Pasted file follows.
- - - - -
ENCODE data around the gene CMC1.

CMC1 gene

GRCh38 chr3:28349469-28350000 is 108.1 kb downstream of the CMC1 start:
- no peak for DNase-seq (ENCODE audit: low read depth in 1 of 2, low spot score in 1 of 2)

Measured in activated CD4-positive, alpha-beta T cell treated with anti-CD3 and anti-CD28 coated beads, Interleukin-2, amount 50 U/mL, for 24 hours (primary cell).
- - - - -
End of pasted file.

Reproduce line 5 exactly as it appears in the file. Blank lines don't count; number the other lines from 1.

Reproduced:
Measured in activated CD4-positive, alpha-beta T cell treated with anti-CD3 and anti-CD28 coated beads, Interleukin-2, amount 50 U/mL, for 24 hours (primary cell).